A Polish trade association has publicly slammed the government for making it too difficult to register with Polish-licensed online sports betting operators.
Late last month, Pracodawcy RP (Employers of the Republic of Poland) published a missive accusing the Ministry of Finance of “making it difficult to develop the bookmaking market” and “hindering” local operators’ ability to compete with internationally licensed gambling sites.
Specifically, the group accused the Ministry of dragging its feet on allowing locally licensed online bookmakers to offer simplified account registration for new customers.
Under this process, customers could fill in minimal data, make a deposit and place a wager before the impulse escapes them. Full registration would have to be completed within 30 days, and withdrawals would be impossible until full registration was done.
This simplified process is something local operators have been advocating for a long time, but the situation is growing urgent as the 2018 FIFA World Cup – and the accompanying betting bonanza – draws ever nearer.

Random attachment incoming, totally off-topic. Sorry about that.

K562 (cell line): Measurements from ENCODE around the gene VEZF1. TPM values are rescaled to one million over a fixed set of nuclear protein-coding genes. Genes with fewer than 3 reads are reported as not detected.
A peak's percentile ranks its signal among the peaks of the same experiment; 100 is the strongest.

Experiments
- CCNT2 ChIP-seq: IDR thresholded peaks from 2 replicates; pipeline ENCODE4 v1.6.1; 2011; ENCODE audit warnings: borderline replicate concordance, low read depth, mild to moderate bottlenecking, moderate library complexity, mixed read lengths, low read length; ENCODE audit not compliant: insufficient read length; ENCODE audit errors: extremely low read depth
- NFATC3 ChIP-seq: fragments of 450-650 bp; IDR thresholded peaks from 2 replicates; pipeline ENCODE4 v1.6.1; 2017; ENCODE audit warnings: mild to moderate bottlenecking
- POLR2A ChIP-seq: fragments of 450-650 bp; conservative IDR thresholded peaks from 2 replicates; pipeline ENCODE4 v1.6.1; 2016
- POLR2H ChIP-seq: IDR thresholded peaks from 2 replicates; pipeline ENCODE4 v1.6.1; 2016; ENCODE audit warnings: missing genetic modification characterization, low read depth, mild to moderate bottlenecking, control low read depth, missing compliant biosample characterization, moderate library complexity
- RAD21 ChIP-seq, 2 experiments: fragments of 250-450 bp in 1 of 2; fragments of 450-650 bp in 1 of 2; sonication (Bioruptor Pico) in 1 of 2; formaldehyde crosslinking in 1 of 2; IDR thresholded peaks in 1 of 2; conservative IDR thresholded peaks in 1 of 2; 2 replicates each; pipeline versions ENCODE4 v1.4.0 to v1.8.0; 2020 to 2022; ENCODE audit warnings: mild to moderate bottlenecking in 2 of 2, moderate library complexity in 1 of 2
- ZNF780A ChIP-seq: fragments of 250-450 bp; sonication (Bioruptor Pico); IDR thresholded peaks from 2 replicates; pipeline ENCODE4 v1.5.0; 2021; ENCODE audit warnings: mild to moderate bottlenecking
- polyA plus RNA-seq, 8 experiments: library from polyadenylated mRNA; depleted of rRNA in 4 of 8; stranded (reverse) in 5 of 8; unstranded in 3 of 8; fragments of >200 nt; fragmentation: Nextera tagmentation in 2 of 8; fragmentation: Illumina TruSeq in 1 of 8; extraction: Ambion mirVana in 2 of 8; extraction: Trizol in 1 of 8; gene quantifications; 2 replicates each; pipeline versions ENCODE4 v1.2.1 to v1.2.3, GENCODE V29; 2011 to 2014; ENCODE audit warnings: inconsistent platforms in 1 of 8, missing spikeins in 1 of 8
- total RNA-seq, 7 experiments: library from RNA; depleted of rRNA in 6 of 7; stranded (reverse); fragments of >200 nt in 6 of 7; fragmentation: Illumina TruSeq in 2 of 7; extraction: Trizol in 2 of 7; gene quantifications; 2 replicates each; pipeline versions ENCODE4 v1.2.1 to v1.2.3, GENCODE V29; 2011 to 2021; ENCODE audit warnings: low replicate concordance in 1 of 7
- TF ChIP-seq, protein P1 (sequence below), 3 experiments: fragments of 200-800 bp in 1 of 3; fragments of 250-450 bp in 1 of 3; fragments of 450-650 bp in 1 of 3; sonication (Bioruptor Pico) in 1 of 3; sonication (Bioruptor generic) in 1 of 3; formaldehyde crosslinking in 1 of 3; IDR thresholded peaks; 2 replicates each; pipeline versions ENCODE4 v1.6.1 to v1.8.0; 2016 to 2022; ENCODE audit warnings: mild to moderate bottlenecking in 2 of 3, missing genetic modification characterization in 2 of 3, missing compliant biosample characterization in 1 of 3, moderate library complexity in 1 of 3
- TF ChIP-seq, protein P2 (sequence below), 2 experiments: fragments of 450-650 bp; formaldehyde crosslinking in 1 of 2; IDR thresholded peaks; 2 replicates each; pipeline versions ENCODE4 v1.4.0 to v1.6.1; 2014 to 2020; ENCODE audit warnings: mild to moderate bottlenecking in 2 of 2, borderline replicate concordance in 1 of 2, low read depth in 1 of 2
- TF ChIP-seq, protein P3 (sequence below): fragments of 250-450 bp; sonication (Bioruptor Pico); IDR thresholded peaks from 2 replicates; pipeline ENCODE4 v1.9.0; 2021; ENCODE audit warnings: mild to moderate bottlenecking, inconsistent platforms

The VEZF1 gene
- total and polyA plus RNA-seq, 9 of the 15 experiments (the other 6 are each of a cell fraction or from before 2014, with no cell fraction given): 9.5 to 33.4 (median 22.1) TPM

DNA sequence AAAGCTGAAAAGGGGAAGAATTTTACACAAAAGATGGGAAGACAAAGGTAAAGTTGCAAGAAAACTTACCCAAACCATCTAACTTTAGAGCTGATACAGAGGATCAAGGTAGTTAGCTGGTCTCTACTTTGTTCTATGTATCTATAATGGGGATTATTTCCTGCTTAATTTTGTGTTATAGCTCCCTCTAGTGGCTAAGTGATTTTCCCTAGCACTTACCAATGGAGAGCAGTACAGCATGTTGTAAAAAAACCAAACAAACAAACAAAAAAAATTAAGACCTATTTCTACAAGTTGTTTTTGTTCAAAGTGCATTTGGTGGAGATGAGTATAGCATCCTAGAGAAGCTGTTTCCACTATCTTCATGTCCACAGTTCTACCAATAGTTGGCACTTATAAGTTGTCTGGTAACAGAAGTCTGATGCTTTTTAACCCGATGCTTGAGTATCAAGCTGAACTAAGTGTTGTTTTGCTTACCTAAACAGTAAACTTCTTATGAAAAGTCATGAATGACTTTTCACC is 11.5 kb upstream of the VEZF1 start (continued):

Studies have shown that online gamblers have a tendency to abandon the account registration process if too many steps are required. Łukasz Czucharski, Pracodawcy RP’s in-house tax expert, was quoted in the group’s appeal saying frustrated Polish punters would opt for simpler sign-ups with international sites in order to place their World Cup wagers.
Czucharski added that the Ministry has approved simplified registration for some Polish-licensed bookmakers but not others, a scenario Czucharski blamed on “the mentality of the Polish official and ordinary bureaucracy.”
Czucharski attempted to motivate the Ministry by pointing out that losing punters to international bookmakers doesn’t just hurt Polish operators but also the government, given that the state charges a preposterously high 12% rate on betting turnover. (That’s the real reason punters are choosing international sites, but we digress.)
In other Polish gambling news, the Totalizator Sportowy lottery and gaming monopoly’s new Playtech-powered online casino isn’t expected to launch until September or October, but the monopoly plans to roll out the first of its new slot machine ‘salons’ this month. The pilot project will start opening the first of around 50 venues featuring a total 1,221 devices before month’s end.